The Department Of Transportation’s ban on vaping on US flights is an abuse of power.
These words are the basis of a lawsuit brought forward by the Consumer Advocates for the Smoke-Free Alternatives Association (CASAA) and the Competitive Enterprise Institute (CEI, Washington, D.C.) filed on April 28th, as both organizations challenge the federal authority in the name of its secretary Anthony Foxx.
In recent months, the Department of Transportation issued an edict stating that the use of personal vapor products on flights ware illegal — the problem is, according to CASAA and CEI, the DOT does not have the authority to create such regulation.
The DOT published on March 4, 2016 “Use Of Electronic Cigarettes On Aircraft“, in which they explicitly ban the use of any such devices from any flight over the United States. The stated concern within the document is:
“The potential adverse health effects of secondhand exposure to aerosols generated by e-cigarettes, particularly in the unique environment of an aircraft cabin”.
As it stands, one may believe that the Department was acting in the best interest of the general public, even though the majority of airlines had already taken it upon themselves make decisions at a corporate level. Neither of these organisations, or any of the millions of vapers this law impacted, are clambering at the gates to be allowed to blow massive clouds in the sky, what they are doing, however, is wondering exactly who gave the Department of Transportation the authority to pass any laws with regards to vaping products, period.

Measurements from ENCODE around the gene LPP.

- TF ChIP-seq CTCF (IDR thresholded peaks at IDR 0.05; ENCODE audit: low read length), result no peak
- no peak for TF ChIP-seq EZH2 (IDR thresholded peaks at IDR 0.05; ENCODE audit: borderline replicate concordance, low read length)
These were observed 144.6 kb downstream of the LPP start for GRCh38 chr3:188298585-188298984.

Julie Woessner, Executive Director of the 140,000-member CASAA organization, stated: “It would be one thing if DOT had the legal authority to issue this rule. In that case, CASAA would dispute its logic, but we wouldn’t be in court challenging its legality.
But, in fact, Congress never gave DOT any authority to regulate vaping on airplanes. CASAA opposes DOT’s illegal use of imaginary powers to further an anti-vaping agenda.”
“Congress never gave regulators the power to prohibit e-cigarette use aboard aircraft,” said CEI Fellow Marc Scribner. “The Department of Transportation is inventing authority it clearly does not have. Anyone concerned about government overreach should be worried by this abuse of power. Fundamentally, this is a rule of law issue.”
In 1989, Congress authorized DOT to issue rules banning in-flight smoking. But, as DOT itself admitted when it first proposed to ban in-flight e-cigarette use over four years ago, electronic cigarettes involve neither combustion nor smoke.
Until the final rule, issued in mid-February, airlines were free to voluntarily prohibit vaping aboard their aircraft, and most did. In CEI’s view, the airlines’ ban means that DOT’s rule is not only illegal but unnecessary.
(More at CEI.org)
For some reason, many in the core vaping community are missing the point of this lawsuit. Rather than focusing on the true aim of the case, the overreach of a federal organization stepping on the principles that make the United States great, and by-passing congress to declare anything they want illegal, many are wondering why this fight was even picked.
This truly has nothing to do with the vaping community, as it is a much bigger issue. If they believe they can do this with vapor products this time around and get away with it, exactly what are they going to try to outlaw next?